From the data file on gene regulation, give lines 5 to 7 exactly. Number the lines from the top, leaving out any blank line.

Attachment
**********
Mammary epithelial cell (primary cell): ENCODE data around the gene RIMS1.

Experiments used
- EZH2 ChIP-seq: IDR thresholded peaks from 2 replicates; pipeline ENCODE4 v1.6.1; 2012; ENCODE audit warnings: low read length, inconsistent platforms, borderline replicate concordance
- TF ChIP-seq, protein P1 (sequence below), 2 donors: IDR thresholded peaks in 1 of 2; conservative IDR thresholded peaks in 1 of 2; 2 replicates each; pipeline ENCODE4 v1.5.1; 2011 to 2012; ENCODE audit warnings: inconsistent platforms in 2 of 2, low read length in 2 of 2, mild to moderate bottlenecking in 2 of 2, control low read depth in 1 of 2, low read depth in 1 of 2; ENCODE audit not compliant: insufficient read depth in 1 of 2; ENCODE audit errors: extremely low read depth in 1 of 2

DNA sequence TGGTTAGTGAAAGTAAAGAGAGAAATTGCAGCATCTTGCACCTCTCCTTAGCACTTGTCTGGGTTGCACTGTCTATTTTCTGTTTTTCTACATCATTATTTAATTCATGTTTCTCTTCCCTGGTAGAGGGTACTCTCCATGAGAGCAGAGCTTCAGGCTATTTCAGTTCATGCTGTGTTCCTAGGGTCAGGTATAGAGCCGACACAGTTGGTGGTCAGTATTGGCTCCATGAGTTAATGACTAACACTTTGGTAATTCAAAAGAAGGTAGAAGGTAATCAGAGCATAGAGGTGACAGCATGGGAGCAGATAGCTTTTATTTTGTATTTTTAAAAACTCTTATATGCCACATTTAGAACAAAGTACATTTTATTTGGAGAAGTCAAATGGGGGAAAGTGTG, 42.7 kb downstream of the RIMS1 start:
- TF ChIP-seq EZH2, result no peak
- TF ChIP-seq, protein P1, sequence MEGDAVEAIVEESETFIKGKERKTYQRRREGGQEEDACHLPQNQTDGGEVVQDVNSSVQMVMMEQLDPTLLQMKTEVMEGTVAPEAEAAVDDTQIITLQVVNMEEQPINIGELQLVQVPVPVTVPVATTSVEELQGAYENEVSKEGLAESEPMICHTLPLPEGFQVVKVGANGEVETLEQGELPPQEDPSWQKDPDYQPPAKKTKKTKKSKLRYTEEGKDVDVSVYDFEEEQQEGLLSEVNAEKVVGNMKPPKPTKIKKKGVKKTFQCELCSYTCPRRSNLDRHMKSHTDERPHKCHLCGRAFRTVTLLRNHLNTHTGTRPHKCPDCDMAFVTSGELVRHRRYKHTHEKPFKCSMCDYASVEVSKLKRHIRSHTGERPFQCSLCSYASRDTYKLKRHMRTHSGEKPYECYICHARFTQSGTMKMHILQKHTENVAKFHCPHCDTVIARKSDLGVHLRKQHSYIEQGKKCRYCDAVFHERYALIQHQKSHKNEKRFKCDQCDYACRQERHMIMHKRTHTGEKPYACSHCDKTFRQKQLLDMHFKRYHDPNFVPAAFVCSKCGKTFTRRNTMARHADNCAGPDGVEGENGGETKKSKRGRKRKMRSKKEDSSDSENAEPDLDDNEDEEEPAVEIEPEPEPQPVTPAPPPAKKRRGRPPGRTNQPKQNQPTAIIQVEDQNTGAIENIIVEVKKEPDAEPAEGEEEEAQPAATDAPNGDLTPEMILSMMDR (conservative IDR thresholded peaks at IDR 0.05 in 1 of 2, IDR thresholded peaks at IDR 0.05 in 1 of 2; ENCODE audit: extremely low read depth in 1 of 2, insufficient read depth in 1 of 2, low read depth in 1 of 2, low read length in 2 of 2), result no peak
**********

DNA sequence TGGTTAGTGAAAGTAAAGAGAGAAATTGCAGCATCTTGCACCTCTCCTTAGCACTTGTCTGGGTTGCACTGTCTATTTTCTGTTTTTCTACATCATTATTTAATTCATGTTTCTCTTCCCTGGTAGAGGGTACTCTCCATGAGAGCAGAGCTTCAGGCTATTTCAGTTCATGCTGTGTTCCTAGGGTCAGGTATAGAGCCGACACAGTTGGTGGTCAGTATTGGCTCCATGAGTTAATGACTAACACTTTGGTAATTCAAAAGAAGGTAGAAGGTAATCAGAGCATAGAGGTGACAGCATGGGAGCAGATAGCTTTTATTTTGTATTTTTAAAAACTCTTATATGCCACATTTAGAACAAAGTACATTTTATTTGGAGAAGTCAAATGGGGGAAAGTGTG, 42.7 kb downstream of the RIMS1 start:
- TF ChIP-seq EZH2, result no peak
- TF ChIP-seq, protein P1, sequence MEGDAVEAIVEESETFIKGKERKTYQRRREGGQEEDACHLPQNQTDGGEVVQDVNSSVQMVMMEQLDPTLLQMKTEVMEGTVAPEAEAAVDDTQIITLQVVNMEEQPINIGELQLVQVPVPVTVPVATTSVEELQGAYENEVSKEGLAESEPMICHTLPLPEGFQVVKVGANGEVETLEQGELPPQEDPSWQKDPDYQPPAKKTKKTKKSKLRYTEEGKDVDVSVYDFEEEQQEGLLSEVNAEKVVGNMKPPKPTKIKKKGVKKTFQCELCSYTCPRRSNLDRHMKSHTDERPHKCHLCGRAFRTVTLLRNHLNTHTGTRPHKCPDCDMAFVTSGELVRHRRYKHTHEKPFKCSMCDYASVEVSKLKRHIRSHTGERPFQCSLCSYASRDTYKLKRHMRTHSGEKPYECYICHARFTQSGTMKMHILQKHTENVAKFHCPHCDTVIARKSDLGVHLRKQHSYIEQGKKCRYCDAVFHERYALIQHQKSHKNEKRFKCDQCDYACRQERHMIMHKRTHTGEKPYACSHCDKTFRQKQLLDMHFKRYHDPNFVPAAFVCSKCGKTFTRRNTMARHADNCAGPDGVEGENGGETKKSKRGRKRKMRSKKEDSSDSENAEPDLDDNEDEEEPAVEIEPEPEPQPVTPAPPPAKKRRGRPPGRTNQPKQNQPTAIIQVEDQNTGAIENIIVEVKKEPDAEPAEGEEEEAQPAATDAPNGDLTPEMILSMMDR (conservative IDR thresholded peaks at IDR 0.05 in 1 of 2, IDR thresholded peaks at IDR 0.05 in 1 of 2; ENCODE audit: extremely low read depth in 1 of 2, insufficient read depth in 1 of 2, low read depth in 1 of 2, low read length in 2 of 2), result no peak